In exciting news for the NSW picnic circuit, Victoria’s leading amateur jockey will appear at Grenfell on Saturday.
Born and bred in New Zealand, Shaun Cooper has been riding at the picnics for five seasons, winning four of the last five Victorian Picnic Jockey Premierships, including the last three titles.
This season alone, the 33-year-old has booted home 27 winners at a 21.6% strike rate, and he is keen to test out the NSW circuit, commencing with Grenfell on Saturday.
“I’ve never been to Grenfell before, but trainer Don Dwyer is going, and I had two rides with him, and when I got a couple more, I thought it was worthwhile heading up,” Cooper said.
“I’ve not heard anything about Grenfell, but I found a replay on YouTube this morning (Thursday), and it looks like a big open track, which is good, as some of them can be a bit tight and hairy.”
Cooper will take five rides on the day, jumping aboard the Don Dwyer-trained pair of Kulina in the 1000m Maiden Plate and All Too Creedy in the 2000m Open Trophy Race, along with the Debbie Prest-trained Sham in the 1400m Class B Handicap, the John Rolfe-trained Not So Wild in the 1200m Class Two Trophy Handicap, and the Michael Mulholland-trained Golden Eclipse in the 1400m Grenfell Picnic Cup.
Cooper’s on a few live chances, but he thinks Kulina will take some beating from gate three in the opening event.
“She’s been measuring up in TAB maidens here in Victoria, and you would think that kind of form would hold up at the picnics,” Cooper said.
“I ride all his (Dwyer’s) races, and he is one of my biggest supporters, and I hope I can get a winner for him.”
All Too Creedy will go around as the top weight in the ten-furlong staying event, and while he has yet to showcase good recent form, the five-year-old is the reigning Victorian picnic horse of the year.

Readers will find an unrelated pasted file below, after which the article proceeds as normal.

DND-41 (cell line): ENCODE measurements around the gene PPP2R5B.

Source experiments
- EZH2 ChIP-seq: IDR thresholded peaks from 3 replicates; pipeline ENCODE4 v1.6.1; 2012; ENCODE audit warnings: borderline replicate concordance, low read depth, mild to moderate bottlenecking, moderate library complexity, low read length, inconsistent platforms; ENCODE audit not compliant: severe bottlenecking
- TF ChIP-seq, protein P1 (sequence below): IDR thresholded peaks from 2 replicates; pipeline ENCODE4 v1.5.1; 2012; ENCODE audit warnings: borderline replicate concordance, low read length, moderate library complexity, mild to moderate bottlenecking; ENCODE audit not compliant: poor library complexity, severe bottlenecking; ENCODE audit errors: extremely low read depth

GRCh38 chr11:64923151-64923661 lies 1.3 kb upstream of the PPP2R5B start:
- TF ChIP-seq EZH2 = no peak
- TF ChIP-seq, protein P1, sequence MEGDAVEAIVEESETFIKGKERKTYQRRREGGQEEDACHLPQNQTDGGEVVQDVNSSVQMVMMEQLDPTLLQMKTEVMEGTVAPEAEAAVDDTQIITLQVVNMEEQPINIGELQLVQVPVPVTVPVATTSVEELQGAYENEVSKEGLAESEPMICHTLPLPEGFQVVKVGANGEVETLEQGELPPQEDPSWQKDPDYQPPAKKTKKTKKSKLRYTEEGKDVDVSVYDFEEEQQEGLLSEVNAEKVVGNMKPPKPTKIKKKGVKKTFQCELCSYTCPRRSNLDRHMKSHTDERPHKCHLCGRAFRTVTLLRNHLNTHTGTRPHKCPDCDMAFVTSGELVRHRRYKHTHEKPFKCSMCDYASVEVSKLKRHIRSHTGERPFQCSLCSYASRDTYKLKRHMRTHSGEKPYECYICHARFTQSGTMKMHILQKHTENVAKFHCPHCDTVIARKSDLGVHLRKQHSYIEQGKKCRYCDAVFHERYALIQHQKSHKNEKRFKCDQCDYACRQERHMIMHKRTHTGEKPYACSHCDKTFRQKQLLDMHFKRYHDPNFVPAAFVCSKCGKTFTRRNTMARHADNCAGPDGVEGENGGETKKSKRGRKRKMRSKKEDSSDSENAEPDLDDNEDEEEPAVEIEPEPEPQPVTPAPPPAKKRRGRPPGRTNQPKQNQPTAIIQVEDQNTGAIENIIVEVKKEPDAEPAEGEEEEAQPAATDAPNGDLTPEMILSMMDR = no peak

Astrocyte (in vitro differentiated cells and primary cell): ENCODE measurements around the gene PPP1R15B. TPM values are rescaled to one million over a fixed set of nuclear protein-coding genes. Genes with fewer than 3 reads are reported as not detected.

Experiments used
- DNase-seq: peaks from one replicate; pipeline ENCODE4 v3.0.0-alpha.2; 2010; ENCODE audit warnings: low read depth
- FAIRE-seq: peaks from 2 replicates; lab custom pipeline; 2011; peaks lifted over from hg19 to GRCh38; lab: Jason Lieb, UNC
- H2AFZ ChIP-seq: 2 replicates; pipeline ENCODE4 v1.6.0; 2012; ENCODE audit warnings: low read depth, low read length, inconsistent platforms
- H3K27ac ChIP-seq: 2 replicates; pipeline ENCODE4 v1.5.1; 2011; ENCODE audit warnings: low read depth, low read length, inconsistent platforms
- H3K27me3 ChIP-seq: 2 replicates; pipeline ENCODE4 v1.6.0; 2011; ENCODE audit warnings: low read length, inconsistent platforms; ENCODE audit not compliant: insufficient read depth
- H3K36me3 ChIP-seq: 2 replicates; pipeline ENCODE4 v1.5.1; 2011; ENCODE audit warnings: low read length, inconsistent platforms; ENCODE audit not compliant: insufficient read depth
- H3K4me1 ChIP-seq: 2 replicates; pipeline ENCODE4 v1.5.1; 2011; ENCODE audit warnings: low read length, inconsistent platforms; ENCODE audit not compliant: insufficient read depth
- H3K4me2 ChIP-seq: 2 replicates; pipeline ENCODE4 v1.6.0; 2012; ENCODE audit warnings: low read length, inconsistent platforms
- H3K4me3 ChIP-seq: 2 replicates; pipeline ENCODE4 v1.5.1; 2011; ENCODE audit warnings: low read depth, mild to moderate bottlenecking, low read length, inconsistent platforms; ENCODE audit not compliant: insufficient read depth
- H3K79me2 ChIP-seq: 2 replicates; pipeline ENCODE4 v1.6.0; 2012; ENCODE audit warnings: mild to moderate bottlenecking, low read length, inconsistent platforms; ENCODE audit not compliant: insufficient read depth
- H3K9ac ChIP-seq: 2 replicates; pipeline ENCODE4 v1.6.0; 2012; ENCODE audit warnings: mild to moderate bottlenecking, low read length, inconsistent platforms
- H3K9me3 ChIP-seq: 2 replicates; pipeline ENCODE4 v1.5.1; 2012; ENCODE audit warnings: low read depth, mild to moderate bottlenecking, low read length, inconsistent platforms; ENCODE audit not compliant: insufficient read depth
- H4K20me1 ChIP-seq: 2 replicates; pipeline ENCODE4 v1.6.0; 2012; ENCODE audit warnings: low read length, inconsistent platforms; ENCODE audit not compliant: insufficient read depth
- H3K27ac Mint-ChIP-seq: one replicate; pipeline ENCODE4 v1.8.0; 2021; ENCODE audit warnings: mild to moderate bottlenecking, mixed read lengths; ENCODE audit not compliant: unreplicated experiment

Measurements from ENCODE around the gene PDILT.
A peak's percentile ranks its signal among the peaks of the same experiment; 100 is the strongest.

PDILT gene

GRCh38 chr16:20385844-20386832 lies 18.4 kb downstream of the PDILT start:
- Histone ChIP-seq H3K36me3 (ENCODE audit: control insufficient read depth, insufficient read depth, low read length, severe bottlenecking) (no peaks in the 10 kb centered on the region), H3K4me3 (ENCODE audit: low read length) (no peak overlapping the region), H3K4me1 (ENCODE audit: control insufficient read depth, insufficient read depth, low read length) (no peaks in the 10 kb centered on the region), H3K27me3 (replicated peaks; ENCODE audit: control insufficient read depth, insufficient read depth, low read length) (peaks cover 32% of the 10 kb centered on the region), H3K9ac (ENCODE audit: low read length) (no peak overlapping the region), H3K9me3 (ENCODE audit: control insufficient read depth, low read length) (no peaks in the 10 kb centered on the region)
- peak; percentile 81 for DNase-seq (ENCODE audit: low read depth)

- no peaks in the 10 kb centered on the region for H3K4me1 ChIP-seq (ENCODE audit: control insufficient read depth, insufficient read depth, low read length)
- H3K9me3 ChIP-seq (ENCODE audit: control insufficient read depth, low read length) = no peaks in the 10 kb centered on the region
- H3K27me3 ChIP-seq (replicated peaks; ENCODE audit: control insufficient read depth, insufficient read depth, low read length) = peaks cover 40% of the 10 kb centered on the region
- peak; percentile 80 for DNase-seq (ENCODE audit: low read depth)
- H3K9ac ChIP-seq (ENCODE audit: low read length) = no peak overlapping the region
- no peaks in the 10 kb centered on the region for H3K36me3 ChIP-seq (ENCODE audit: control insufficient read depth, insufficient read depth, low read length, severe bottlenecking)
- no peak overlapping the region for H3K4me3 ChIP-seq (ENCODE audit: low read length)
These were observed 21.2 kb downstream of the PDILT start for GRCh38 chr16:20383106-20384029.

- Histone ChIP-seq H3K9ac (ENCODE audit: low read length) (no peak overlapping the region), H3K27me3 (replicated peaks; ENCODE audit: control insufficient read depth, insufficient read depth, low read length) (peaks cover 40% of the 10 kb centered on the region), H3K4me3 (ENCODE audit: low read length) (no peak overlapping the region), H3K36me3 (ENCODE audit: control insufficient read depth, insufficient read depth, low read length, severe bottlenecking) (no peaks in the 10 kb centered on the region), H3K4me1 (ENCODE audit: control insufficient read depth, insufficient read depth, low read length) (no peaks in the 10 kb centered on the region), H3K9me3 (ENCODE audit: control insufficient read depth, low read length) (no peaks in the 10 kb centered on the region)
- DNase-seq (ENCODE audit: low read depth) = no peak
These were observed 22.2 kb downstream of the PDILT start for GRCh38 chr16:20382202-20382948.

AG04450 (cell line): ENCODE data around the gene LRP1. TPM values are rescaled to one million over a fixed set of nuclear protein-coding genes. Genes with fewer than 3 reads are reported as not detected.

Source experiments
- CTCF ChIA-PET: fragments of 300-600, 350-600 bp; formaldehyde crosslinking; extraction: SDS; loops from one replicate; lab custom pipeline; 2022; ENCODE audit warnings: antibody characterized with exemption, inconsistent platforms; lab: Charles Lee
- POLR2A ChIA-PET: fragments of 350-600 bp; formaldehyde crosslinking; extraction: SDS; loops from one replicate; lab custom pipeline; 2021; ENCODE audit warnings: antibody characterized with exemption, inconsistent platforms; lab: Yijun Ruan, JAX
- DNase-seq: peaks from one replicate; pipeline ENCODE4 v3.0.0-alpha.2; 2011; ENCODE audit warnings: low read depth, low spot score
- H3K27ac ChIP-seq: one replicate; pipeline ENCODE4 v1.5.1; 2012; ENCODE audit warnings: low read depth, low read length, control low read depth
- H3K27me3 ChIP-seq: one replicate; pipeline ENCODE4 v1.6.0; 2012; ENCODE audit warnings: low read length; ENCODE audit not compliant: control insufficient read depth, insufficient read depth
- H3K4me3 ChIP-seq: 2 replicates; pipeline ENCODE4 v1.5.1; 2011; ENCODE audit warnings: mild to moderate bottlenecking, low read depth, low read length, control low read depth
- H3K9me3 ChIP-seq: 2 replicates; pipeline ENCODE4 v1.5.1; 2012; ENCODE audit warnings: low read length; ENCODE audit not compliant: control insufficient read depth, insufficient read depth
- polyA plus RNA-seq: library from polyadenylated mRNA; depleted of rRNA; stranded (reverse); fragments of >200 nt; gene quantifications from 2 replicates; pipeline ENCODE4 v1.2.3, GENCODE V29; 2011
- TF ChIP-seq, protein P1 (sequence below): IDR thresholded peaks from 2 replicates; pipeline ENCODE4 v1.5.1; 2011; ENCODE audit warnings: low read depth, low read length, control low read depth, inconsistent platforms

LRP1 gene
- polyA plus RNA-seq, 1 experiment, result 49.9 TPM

The Jimmy Creed gelding won six times and finished second on three occasions during a stellar run of nine races at the picnics in late 2021 and early 2022, with his best results between the distances of 2000m and 2350m.
“That horse won picnic horse of the year, and they were all over 2000m, and on his best form, he has to be a winning chance,” Cooper said.
“It is his pet distance, and I do not know how he got such a lightweight, and he isn’t racing the best, but if he goes as good as he can, he will be hard to hold out.”
Comparing the NSW and Victorian picnic racing circuits can be challenging, but Cooper believes NSW is currently the premier state.
“That’s a tough one to answer,” Cooper replied when asked which state had the better racing.
“I reckon up your way; they are a lot stronger (in NSW).
“I rode in the (NSW Picnic Champion Series) grand final six months ago, and the horse I rode for Connie Greig (Brooklyn Star) ran third, and Hemsted won, and they both came out and won at their next TAB starts, and it shows it is pretty strong.
“Down here (in Victoria), it seems like we have our real loyal picnic trainers, and that bunch that will never be seen at the picnics, but in NSW, a lot of trainers dabble in and out of both, and I am not sure why; it’s probably because the prizemoney is better.”
Cooper’s appearance at Grenfell on Saturday only adds to what should be a terrific day at the races, with the $10,000 Grenfell Picnic Cup headlining the six-race program.
For more on the race day, click here.
For Grenfell’s fields, click here.